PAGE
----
Late dawns, and shrouded light,
Attest to us once more that Christmas-tide is here.

And yet, and yet I hear
No strains of pious cheer,
No children singing round the Yule-log fire;
No carol's sacred notes,
Warbled by infant throats,
On brooding mother's lap, or knee of pleasèd sire.

Comes with the hallowed time
No sweet accustomed chime,
No peal of bells athwart the midnight air;
No mimes or jocund waits
Within wide-opened gates,
Loud laughter in the hall, or glee of children fair.

No loving cup sent round?
No footing of the ground?
No sister's kiss under the berried bough?
No chimney's joyous roar,
No hospitable store,
Though it be Christmas-tide, to make us note it now?

No! only human hate,
And fear, and death, and fate,
And fierce hands locked in fratricidal strife;
The distant hearth stripped bare
By the gaunt guest, Despair,
Pale groups of pining babes round lonely-weeping wife.

Can it be Christmas-tide?
The snow with blood is dyed,
From human hearts wrung out by human hands.
Hark! did not sweet bells peal?
No! 'twas the ring of steel,
The clang of armèd men and shock of murderous bands.

Didst Thou, then, really come?-
Silence that dreadful drum!-
Christ! Saviour! Babe, of lowly Virgin born!
If Thou, indeed, Most High,
Didst in a manger lie,
Then be the Prince of Peace, and save us from Hell's scorn.

We weep if men deny
That Thou didst live and die,
Didst ever walk upon this mortal sphere;
Yet of Thy Passion, Lord!
What know these times abhorred,
Save the rude soldier's stripes, sharp sponge, and piercing spear?

Therefore we, Father, plead,
Grant us in this our need
Another Revelation from Thy throne,
That we may surely know
We are not sons of woe,
Forgotten and cast off, but verily Thine own.

Yet if He came anew,
Where, where would shelter due
Be found for load divine and footsteps sore?
Here, not the inns alone,
But fold and stable groan
With sterner guests than drove sad Mary from the door.

And thou, 'mong women blest,
Who laidst, with awe-struck breast,
Thy precious babe upon the lowly straw,
Now for thy new-born Son
Were nook and cradle none,
If not in bloody trench or cannon's smoking jaw.

Round her what alien rites,
What savage sounds and sights-
The plunging war-horse and sulphureous match.
Than such as these, alas!
Better the ox, the ass,
The manger's crib secure and peace-bestowing thatch.

The trumpet's challenge dire
Would hush the angelic choir,
The outpost's oath replace the Shepherd's vow;
No frankincense or myrrh
Would there be brought to her,
For Wise Men kneel no more-Kings are not humble now.

O Lord! O Lord! how long?
Thou that art good, art strong,
Put forth Thy strength, Thy ruling love declare;
Stay Thou the smiting hand,
Invert the flaming brand,
And teach the proud to yield, the omnipotent to spare.

Renew our Christmas-tide!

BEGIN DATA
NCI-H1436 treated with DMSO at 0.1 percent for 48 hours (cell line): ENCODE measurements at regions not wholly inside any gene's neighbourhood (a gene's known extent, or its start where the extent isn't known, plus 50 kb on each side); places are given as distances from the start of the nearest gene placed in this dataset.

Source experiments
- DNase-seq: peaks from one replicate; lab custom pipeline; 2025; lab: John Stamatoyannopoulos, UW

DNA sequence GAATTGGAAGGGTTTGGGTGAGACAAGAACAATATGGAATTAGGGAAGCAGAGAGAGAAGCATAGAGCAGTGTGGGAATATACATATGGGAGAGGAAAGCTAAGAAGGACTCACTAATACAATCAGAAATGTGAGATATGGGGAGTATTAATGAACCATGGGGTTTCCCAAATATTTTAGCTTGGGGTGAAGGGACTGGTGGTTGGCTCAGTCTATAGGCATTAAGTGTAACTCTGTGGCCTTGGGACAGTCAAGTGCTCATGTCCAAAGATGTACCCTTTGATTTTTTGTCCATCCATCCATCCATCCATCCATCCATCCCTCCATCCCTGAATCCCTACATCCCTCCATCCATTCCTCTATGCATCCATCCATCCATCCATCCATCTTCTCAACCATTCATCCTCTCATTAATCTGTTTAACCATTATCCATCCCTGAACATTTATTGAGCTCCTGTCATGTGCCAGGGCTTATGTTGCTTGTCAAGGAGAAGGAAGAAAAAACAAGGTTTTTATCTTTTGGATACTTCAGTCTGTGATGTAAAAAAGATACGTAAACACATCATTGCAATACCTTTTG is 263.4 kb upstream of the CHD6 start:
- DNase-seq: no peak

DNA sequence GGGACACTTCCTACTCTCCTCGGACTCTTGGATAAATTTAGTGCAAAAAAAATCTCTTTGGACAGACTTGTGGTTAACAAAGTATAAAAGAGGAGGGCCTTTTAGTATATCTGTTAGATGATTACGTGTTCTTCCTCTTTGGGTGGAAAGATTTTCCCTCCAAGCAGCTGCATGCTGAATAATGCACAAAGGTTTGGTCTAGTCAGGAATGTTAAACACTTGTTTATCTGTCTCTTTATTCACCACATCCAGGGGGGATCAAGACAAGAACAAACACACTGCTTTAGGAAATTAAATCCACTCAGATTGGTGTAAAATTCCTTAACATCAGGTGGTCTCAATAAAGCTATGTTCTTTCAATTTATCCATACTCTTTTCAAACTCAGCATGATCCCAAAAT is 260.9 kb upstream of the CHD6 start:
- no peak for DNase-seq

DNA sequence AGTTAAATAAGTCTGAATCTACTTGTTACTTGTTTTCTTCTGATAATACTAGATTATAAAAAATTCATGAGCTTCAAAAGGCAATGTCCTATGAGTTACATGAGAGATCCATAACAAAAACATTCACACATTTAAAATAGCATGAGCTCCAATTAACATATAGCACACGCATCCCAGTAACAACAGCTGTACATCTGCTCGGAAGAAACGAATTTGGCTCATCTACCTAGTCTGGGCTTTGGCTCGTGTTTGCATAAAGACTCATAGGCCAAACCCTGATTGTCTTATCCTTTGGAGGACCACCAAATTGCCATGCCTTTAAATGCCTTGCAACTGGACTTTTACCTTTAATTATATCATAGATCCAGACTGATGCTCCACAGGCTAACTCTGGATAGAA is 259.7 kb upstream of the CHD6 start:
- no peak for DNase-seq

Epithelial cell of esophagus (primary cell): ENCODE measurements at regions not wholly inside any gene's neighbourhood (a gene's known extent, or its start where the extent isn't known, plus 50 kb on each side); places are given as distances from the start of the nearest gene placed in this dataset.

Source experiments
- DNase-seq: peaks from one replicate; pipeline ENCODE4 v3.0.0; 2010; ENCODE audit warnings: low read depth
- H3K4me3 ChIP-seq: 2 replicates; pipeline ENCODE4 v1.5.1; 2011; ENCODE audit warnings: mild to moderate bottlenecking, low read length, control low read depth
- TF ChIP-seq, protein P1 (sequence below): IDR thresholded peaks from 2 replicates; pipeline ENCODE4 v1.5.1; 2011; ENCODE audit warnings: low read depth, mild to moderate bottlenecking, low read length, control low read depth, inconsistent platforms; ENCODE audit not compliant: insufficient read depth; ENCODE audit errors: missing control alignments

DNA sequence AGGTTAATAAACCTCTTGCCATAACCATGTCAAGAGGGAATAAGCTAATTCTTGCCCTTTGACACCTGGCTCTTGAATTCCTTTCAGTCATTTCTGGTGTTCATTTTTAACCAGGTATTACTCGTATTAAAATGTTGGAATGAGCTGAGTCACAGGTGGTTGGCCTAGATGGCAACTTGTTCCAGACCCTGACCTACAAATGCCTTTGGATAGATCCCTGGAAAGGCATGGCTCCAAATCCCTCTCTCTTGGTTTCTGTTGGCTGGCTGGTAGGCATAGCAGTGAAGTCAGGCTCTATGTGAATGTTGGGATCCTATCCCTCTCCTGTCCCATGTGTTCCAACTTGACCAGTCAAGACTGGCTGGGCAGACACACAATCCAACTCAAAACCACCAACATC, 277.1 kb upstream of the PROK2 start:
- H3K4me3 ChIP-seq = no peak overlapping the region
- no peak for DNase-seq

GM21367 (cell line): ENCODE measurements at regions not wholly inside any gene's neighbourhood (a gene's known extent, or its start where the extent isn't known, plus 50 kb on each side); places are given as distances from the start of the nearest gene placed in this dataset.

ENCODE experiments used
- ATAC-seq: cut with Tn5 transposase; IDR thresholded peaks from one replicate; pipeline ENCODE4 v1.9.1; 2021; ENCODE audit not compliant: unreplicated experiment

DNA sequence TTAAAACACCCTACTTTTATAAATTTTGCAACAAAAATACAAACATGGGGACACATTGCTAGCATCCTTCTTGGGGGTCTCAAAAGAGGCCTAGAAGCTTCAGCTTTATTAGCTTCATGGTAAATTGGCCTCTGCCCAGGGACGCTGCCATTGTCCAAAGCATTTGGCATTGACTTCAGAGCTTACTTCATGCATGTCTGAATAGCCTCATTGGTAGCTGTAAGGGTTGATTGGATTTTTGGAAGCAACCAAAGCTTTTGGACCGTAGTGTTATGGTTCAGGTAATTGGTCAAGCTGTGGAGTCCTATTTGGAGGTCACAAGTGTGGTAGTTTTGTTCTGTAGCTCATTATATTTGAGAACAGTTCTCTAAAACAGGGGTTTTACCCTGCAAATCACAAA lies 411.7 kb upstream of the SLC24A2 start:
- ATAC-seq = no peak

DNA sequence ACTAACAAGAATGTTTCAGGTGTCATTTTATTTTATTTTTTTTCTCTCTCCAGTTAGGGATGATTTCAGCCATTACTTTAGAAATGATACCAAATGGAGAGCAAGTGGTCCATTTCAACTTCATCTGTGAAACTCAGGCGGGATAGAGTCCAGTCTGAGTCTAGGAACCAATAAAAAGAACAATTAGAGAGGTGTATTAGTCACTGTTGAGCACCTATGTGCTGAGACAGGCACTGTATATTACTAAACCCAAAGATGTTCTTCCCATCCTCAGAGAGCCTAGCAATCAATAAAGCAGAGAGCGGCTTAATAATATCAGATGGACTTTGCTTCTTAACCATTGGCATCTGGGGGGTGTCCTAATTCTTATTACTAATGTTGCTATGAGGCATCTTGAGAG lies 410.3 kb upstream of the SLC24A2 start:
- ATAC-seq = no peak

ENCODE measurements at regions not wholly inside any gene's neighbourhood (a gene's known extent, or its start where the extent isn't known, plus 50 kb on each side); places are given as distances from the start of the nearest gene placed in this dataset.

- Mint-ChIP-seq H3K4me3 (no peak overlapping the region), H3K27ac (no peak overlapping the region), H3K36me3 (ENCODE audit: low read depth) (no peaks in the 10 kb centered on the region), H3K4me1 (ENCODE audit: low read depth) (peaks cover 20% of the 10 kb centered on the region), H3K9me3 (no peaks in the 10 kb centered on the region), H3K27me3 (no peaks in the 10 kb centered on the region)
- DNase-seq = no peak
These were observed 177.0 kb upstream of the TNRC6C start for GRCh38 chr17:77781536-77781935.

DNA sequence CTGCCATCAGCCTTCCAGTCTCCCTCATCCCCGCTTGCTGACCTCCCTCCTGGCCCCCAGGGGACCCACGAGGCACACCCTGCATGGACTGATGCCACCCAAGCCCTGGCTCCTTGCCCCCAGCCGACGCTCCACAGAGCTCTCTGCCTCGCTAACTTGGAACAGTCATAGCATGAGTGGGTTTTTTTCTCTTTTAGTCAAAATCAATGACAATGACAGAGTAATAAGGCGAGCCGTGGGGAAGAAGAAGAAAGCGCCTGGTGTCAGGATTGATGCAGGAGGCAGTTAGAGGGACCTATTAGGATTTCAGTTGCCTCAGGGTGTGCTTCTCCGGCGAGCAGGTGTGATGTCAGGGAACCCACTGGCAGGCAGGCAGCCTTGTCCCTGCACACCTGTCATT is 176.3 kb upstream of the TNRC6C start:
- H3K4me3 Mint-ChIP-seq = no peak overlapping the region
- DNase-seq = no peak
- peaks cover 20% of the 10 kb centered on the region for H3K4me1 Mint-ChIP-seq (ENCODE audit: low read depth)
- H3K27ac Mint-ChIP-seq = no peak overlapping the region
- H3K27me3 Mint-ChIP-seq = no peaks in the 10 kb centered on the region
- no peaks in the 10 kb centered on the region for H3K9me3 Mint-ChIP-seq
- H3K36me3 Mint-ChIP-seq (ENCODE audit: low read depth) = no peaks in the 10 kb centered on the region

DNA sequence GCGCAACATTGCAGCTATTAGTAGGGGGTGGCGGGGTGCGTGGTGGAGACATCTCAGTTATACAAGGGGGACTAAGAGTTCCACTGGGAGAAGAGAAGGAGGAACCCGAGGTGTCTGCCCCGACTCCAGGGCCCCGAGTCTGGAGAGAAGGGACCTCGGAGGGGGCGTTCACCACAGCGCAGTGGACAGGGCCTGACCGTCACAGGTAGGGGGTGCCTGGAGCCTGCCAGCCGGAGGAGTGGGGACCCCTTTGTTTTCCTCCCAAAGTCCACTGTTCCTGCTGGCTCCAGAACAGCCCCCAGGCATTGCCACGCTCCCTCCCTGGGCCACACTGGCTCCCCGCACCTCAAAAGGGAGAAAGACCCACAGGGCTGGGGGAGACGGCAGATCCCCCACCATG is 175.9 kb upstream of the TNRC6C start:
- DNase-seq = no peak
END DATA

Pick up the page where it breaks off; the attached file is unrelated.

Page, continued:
Let weeping eyes be dried,
Love bloom afresh, bloodshed and frenzy cease!
And at Thy bidding reign,
As in the heavenly strain,
Glory to God on high! on earth perpetual peace!

*********************************** ***********above ready for slurp

by Alfred Austin.

The Female Martyr

'BRING out your dead!' The midnight street
Heard and gave back the hoarse, low call;
Harsh fell the tread of hasty feet,
Glanced through the dark the coarse white sheet,
Her coffin and her pall.
'What--only one!' the brutal hack-man said,
As, with an oath, he spurned away the dead.

How sunk the inmost hearts of all,
As rolled that dead-cart slowly by,
With creaking wheel and harsh hoof-fall!
The dying turned him to the wall,
To hear it and to die!
Onward it rolled; while oft its driver stayed,
And hoarsely clamored, 'Ho! bring out your dead.'

It paused beside the burial-place;
'Toss in your load!' and it was done.
With quick hand and averted face,
Hastily to the grave's embrace
They cast them, one by one,
Stranger and friend, the evil and the just,
Together trodden in the churchyard dust.

And thou, young martyr! thou wast there;
No white-robed sisters round thee trod,
Nor holy hymn, nor funeral prayer
Rose through the damp and noisome air,
Giving thee to thy God;
Nor flower, nor cross, nor hallowed taper gave
Grace to the dead, and beauty to the grave!

Yet, gentle sufferer! there shall be,
In every heart of kindly feeling,
A rite as holy paid to thee
As if beneath the convent-tree
Thy sisterhood were kneeling,
At vesper hours, like sorrowing angels, keeping
Their tearful watch around thy place of sleeping.

For thou wast one in whom the light
Of Heaven's own love was kindled well;
Enduring with a martyr's might,
Through weary day and wakeful night,
Far more than words may tell
Gentle, and meek, and lowly, and unknown,
Thy mercies measured by thy God alone!

Where manly hearts were failing, where
The throngful street grew foul with death,
O high-souled martyr! thou wast there,
Inhaling, from the loathsome air,
Poison with every breath.
Yet shrinking not from offices of dread
For the wrung dying, and the unconscious dead.

And, where the sickly taper shed
Its light through vapors, damp, confined,
Hushed as a seraph's fell thy tread,
A new Electra by the bed
Of suffering human-kind!
Pointing the spirit, in its dark dismay,
To that pure hope which fadeth not away.